While most will automatically upgrade you if you hit the limits, the costs can increase drastically as a result.

Ideally, any hosted solution you choose should have very generous bandwidth & disk allocations or unlimited options.

Types of Carts

Perusing the above features will give you a good idea of what to look for in an online shopping cart, but that’s not the end of the decisions.

You will also need to decide on what type of cart you want to use:

  • Simple
  • Self-Hosted
  • WordPress (Self-Hosted)
  • Hosted
  • Custom

Each of these types of carts has their own pros and cons.

Simple Carts

Most payment processors such as PayPal offer the ability to add buttons to your existing website that can allow people to buy products.

These are the most simplest of cart options, as they have virtually no features, everything else that you might want you will have to obtain yourself, either through coding or third party software.

This type of system is ideal for those who have a very small selection of products and don’t need advanced features, such as an author selling a digital e-book.

Payment gateways such as the following allow for buttons and basic checkouts:

  • PayPal buttons
  • Payza
  • Stripe Checkout
  • Google Checkout

Self-Hosted Carts

A self-hosted cart is where you download the cart system and install it and set it up on your own web hosting. You will then integrate the cart with your site.

Self-hosted systems are ideal for those who have some technical knowhow and who want to control every aspect of their cart, as well as possibly add custom elements.

These types of systems can be free and open source, cost a one off fee or a monthly fee.

The benefits of self-hosted carts are:

  • Usage of third party integrations
  • Customizable
  • No restrictions on bandwidth/space
  • Often cheaper

Cons include:

  • Having to setup and integrate the system
  • Needing more technical knowledge
  • Can be complex
  • You need to resolve security
  • Can have limited support

Some example self-hosted carts are:

  • Magento
  • Zen Cart
  • osCommerce
  • OpenCart
  • PrestaShop

WordPress (Self-Hosted)

If you’re a WordPress user, you may already know and understand the pros and cons of self-hosted systems. Rather than look to integrate a separate piece of software, you may want to find the best WordPress ecommerce plugins instead.

  • Woocommerce
  • Easy Digital Downloads
  • WP eCommerce
  • Jigoshop
  • Cart66

By far the most popular and customizable of these is Woocommerce, which has hundreds of third party extensions, a wide community and a decent support system.

Easy Digital Downloads is also one to look at if you’re focusing more on digital products.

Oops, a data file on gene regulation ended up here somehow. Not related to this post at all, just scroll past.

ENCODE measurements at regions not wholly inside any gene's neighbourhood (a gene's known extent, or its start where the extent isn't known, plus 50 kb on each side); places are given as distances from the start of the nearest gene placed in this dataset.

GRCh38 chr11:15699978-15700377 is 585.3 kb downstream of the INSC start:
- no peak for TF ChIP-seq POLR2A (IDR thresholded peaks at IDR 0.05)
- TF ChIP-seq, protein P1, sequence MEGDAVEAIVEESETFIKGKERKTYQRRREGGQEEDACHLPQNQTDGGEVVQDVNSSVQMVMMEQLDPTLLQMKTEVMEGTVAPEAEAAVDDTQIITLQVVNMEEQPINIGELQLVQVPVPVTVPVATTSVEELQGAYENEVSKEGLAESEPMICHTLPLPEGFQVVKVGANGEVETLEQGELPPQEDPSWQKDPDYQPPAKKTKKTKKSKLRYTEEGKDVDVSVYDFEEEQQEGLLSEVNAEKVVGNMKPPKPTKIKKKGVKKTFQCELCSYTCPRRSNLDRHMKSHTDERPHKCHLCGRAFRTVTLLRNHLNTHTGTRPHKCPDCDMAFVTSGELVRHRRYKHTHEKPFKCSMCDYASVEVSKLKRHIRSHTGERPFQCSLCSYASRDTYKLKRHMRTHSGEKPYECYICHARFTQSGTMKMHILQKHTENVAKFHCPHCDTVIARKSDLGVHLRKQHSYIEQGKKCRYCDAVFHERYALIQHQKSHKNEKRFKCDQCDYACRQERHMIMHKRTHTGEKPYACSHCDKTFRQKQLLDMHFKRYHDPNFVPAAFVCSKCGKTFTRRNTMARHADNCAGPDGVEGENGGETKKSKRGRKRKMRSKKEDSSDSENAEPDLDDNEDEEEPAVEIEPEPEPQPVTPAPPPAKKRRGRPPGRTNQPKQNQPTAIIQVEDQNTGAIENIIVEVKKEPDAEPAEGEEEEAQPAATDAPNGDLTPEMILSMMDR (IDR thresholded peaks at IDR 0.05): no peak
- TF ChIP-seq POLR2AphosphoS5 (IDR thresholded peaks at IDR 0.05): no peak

Hosted Carts

Hosted systems are carts that are not on your web hosting at all, instead the cart functionality is all held on the cart’s website.

This has several advantages:

  • No technological knowhow needed
  • Higher level of support
  • Not complex to use
  • They handle security

However it’s not all fun and games, as hosted solutions do have some cons:

  • Limited by the cart suppliers terms
  • Not customizable
  • Can be costly both in monthly and transactional fees

If you want to take the headache out of setting up a store, and don’t mind the potential extra cost then hosted carts are a great solution. This is especially so if you don’t want to handle any of the technical side of things.

Some of the best hosted carts are:

  • Shopify
  • BigCommerce
  • Volusion
  • LemonStand

Custom Carts

If none of the carts out there offer you the features and flexibility that you need, then one option is to get a custom cart.

However, this is not an option to take lightly as it will cost thousands of dollars to get a working system in place, have ongoing development/security costs and generally is a headache all round.

This sort of option is really only viable for those who have deep pockets, a decent team around them, and the business that needs and warrants a custom solution.

For most small to medium sized businesses, a custom solution is overkill.

Existing Marketplaces

Finally, if you sell a small number of items or just want to avoid the hassle of setting up your own store, then you could always take advantage of existing marketplaces.

By selling your products on Amazon marketplace, Etsy, eBay and other online marketplaces you completely cut out the need for a cart system at all as the sites will handle that for you.

You may still need a website to drive traffic, but that’s it.

While this method allows you to wash your hands of most of the cart issues, it does have downsides:

  • Can be costly in terms of fees per sale
  • Still may need to handle shipping
  • You’re bound by the marketplaces terms
  • You limit your control over the sales process

There may even be more issues depending on the marketplace. For example if you sold a digital product on some of Envato’s marketplaces, you can’t even set your own price!

The Bottom Line

Choosing a cart for your ecommerce site is no easy task and you should weigh up all the pros and cons before you jump in.

It’s important to make sure that you know that the chosen cart will support you and your business for years to come, so that you can focus on making money rather than having to swap carts or have it customized.

At the end of the day, which cart you choose is dependent upon your own needs and wants, but hopefully this article has helped clarify how you should choose the best ecommerce cart for your needs.